The application framework calls the application's application control callback just after the application enters the main loop. This callback is passed to the app_control instance containing the reason why the application was launched. For example, the application can be launched to open a file to handle the request that has been sent by another application. In any case, the application is responsible for checking the app_control content and responding appropriately. The app_control content can be empty, if the application is launched from the launcher.

    In SDL, SDL_APP_CONTROL has been defined as a new SDL_Event event type for the application control. After the application enters the main loop, SDL sends the SDL_APP_CONTROL event to the application. This means that the application can confirm the SDL_Event in the event loop. The event is defined as an SDL_UserEvent, which is in the user member of the SDL_Event union.

    The user structure contains data1 (app_control) and data2 (user_data).

    In Tizen, you must include the <app.h> header file to use the application control. For more information, see the Application Controls guide.

    #include <app.h>
    
    case SDL_APP_CONTROL:
        app_control_h app_control = event.user.data1;
        void *user_data = event.user.data2;
    
        char *operation;
        char *uri;
    
        app_control_get_operation(app_control, &operation);
        if (!strcmp(operation, APP_CONTROL_OPERATION_VIEW)) {
            app_control_get_uri(app_control, &uri);
            app_control_get_extra_data(app_control, "action", &action);
            SDL_LogInfo(SDL_LOG_CATEGORY_APPLICATION, "Get path: [%s], action: [%s]", uri, action);
        }
    break;
    
  • SDL_APP_LOWBATTERY

    This event is invoked when the application is low on battery. Use it to reduce power consumption, if possible. In Tizen, this event is called in the _tizen_app_low_battery() function.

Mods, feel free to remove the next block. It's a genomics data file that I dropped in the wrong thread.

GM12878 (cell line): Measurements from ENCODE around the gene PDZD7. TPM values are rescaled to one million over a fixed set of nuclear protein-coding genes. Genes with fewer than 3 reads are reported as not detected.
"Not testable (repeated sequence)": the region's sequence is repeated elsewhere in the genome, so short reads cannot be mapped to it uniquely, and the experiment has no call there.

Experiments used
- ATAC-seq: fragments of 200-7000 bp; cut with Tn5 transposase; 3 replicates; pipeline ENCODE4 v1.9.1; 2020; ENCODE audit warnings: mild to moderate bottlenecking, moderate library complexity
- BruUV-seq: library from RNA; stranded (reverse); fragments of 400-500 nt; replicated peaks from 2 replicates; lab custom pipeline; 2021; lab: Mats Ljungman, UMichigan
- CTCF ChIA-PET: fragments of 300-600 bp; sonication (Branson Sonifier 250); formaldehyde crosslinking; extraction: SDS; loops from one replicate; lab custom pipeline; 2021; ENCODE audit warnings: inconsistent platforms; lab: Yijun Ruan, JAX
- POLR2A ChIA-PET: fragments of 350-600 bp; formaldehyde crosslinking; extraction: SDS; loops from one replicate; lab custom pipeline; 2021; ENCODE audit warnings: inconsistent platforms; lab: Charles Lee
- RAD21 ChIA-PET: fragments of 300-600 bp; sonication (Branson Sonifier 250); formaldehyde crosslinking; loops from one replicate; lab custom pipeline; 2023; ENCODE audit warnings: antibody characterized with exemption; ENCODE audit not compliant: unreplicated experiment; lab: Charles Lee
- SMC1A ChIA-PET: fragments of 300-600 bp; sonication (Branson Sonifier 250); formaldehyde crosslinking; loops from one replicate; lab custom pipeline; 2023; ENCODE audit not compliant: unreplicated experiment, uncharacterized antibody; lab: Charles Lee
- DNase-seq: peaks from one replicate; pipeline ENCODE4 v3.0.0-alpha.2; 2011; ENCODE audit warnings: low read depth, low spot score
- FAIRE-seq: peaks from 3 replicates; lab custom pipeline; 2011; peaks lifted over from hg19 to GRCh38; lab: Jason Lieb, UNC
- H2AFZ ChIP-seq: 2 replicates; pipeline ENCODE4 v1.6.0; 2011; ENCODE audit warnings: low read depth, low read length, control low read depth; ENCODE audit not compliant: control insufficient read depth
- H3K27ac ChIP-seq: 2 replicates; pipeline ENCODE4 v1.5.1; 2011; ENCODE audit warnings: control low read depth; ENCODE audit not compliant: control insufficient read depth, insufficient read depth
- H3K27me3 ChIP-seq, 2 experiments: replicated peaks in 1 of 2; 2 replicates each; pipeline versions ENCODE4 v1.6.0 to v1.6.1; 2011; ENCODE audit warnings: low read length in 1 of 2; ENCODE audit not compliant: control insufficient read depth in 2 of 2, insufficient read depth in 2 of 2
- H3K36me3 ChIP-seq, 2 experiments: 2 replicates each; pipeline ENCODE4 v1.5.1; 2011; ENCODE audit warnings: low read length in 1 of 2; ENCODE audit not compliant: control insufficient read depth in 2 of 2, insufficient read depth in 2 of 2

Get the low battery status from the given event info by calling the app_event_get_low_battery_status() function. The app_event_low_battery_status_e is the enumeration for the battery status: APP_EVENT_LOW_BATTERY_POWER_OFF means that the battery charge is under 1% and APP_EVENT_LOW_BATTERY_CRITICAL_LOW under 5%.

    #include <app.h>
    
    case SDL_APP_LOWBATTERY:
        SDL_LogInfo(SDL_LOG_CATEGORY_APPLICATION, "[SDL] SDL_APP_LOWBATTERY ");
    
        app_event_info_h event_info = event->user.data1;
        void *user_data = event->user.data2;
    
        app_event_low_battery_status_e status;
        int ret = app_event_get_low_battery_status(event_info, &status);
        if (ret == APP_ERROR_NONE) {
            if (status == APP_EVENT_LOW_BATTERY_POWER_OFF)
                SDL_LogInfo(SDL_LOG_CATEGORY_APPLICATION, "[SDL] The battery status is under 1% ");
            else if (status == APP_EVENT_LOW_BATTERY_CRITICAL_LOW)
                SDL_LogInfo(SDL_LOG_CATEGORY_APPLICATION, "[SDL] The battery status is under 5% ");
        }
        break;
    
  • SDL_APP_LANGUAGE_CHANGED

    This event is invoked when the displayed language is changed by the system. In Tizen, this event is called in the _tizen_app_lang_changed() function.

    Get the language from the given event info by calling the app_event_get_language() function.

    #include <app.h>
    
    case SDL_APP_LANGUAGE_CHANGED:
        SDL_LogInfo(SDL_LOG_CATEGORY_APPLICATION, "[SDL] SDL_APP_LANGUAGE_CHANGED ");
    
        app_event_info_h event_info = event->user.data1;
        void *user_data = event->user.data2;
    
        char *language;
        int ret = app_event_get_language(event_info, &language);
        if (ret != APP_ERROR_NONE)
            SDL_LogInfo(SDL_LOG_CATEGORY_APPLICATION, "[SDL] app_event_get_language failed. Err = %d ", ret);
    
        if (language != NULL) {
            SDL_LogInfo(SDL_LOG_CATEGORY_APPLICATION, "[SDL] language:  ", language);
            free(language);
        }
        break;
    
  • SDL_ROTATEEVENT

    This event is invoked when the device orientation changes. In Tizen, this event is called in the _tizen_app_orient_changed() function.

    Tizen supports portrait and landscape screen orientations, and you must take care of how your application responds to rotation changes. Use the SDL_SetHint() function to set the orientations with SDL_HINT_ORIENTATIONS. A hint specifies a variable controlling which orientations are allowed in Tizen.

    Table: Allowed orientations

    Orientation Description
    LandscapeLeft Top of the device on the left
    LandscapeRight Top of the device on the right
    Portrait Top of device up
    SDL_SetHint(SDL_HINT_ORIENTATIONS, "Portrait LandscapeLeft LandscapeRight");
    
    case SDL_ROTATEEVENT:
        ad->window_rotation = (int)event->user.data1;
        SDL_LogInfo(SDL_LOG_CATEGORY_APPLICATION, "[SDL] Rotation degree: %d", ad->window_rotation);
        break;